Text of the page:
Eleven Southern Words to Keep in Your Vocabulary Toolbox

Grayson McDowell, Staff Writer

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It takes an outsider to see the beauty of a dialect. Although I am Southern boy, born and raised, the study of linguistics gives an outsider’s perspective on every aspect of language. While you may think that only “proper” English is acceptable for essays and short stories, the Southern dialect represents the very roots and personality of English. If you want that down-home, Anglo-Saxon warmth to punctuate the dull, highfalutin Latinates, or you need a quick translator, here are eleven words to keep in your vocabulary toolbox.

  1. yonder (adv.)- (commonly mispronounced “yunder”) This word is also a Ye Olde English determiner. It refers to some place usually indicated by context or gesture. Example: “Go out yonder to the dog house, Roscoe!”
  2. tote (v.)- to carry by hand usually with a handle Example: “Would you help me tote these groceries to the car?”
  3. kin (n./adj.)- those who are related to each other; family. Example: Christmas is a time to gather with kith and kin. (derivatives: kinfolk(s), akin, kinsman)
  4. folk(s) (n./adj.)- people (less congenial in connotation); a conglomerate of persons like an audience. Example: “Folks, thank you for coming!” 2. a people as a collective or relating to a people’s culture (derivatives: merfolk, etc.) Example: She enjoyed reading books on Cherokee folk tales.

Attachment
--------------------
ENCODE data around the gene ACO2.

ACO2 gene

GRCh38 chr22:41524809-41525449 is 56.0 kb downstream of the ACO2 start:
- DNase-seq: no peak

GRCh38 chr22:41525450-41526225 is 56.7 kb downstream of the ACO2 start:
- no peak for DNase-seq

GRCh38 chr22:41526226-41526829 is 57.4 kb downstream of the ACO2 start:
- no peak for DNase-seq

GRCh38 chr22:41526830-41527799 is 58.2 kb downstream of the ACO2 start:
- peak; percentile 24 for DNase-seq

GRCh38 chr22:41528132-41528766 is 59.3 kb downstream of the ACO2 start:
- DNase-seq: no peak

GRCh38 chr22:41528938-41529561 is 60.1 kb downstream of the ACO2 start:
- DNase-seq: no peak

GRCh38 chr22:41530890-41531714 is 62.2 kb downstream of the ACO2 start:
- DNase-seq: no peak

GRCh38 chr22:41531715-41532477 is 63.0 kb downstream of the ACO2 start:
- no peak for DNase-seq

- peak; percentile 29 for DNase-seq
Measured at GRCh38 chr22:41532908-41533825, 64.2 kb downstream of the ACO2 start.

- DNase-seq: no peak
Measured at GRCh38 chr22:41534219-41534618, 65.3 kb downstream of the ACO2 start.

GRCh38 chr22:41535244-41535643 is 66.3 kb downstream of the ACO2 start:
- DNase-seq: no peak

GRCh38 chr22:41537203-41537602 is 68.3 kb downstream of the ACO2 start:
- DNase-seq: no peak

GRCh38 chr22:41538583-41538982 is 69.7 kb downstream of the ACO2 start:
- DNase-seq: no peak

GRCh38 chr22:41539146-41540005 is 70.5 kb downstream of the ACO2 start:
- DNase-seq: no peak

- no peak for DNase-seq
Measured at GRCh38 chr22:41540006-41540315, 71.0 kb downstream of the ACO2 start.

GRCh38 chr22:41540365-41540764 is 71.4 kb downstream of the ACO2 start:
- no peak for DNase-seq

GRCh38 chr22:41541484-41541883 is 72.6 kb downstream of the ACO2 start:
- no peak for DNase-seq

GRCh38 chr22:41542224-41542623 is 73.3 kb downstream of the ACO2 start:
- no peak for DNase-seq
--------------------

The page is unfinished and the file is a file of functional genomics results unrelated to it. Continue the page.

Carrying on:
5. beholden (adj.)- indebted; owing something more by moral obligation than legal entitlement. Example: The recipients of a church’s charity often feel beholden to attend.
  6. yellow (adj.)- (derogatory) cowardly; lacking pluck or courage (derivatives: “yellow-bellied,” etc.) Example: “Flatlander folk are often too yellow to venture up the Appalachians.”
  7. josh (v.)- to kid or jest; Example: “Are you joshing me?”
  8. reckon (v.)- to figure; to consider; to guess. Example: He reckoned that with four hours to spare, there was enough time for a siesta.
  9. supper (n.)- a meal usually eaten in the evening; the result of supping. Example: “Stay for supper! We’ll have ham, your favorite!”
  10. poke (n.)- (chiefly Appalachian) a small sack or bag. Example: “I saw a little boy trudging up the road with a paper poke of groceries.”
  11. buggy (n.)- a cart or small vehicle with four wheels that is pushed or pulled by hand or by a work animal. Example: The babe was situated in a cozy pink buggy rolling down the sidewalk.
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